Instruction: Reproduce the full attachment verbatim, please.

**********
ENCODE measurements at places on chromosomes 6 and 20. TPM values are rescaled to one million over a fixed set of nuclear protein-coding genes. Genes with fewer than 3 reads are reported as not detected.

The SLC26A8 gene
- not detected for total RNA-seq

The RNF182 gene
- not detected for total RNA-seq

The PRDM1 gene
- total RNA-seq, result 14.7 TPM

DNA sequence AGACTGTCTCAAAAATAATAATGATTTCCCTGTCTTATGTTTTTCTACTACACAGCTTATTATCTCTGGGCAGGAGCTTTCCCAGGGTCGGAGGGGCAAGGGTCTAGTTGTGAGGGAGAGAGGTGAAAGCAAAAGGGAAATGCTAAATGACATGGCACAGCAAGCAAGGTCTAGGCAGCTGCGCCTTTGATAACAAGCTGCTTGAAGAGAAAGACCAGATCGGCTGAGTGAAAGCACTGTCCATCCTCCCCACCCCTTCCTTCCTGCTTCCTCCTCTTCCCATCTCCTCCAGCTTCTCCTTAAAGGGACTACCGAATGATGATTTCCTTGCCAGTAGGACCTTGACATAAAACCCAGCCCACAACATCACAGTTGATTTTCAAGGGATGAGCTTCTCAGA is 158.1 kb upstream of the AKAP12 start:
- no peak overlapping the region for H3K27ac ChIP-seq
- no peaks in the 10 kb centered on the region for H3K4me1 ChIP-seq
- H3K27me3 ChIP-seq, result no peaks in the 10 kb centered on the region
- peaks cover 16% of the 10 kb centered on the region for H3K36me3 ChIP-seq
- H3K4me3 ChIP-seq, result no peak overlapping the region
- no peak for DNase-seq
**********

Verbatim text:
ENCODE measurements at places on chromosomes 6 and 20. TPM values are rescaled to one million over a fixed set of nuclear protein-coding genes. Genes with fewer than 3 reads are reported as not detected.

The SLC26A8 gene
- not detected for total RNA-seq

The RNF182 gene
- not detected for total RNA-seq

The PRDM1 gene
- total RNA-seq, result 14.7 TPM

DNA sequence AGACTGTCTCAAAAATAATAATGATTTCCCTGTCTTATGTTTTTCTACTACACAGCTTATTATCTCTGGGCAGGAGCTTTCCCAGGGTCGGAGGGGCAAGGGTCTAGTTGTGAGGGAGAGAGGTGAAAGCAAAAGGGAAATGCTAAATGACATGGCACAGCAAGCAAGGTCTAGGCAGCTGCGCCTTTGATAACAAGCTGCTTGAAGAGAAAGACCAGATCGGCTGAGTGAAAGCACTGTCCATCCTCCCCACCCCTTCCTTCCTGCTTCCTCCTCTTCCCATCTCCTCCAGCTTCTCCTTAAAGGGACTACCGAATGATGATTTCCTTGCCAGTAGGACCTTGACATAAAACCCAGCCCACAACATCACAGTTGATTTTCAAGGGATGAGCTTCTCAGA is 158.1 kb upstream of the AKAP12 start:
- no peak overlapping the region for H3K27ac ChIP-seq
- no peaks in the 10 kb centered on the region for H3K4me1 ChIP-seq
- H3K27me3 ChIP-seq, result no peaks in the 10 kb centered on the region
- peaks cover 16% of the 10 kb centered on the region for H3K36me3 ChIP-seq
- H3K4me3 ChIP-seq, result no peak overlapping the region
- no peak for DNase-seq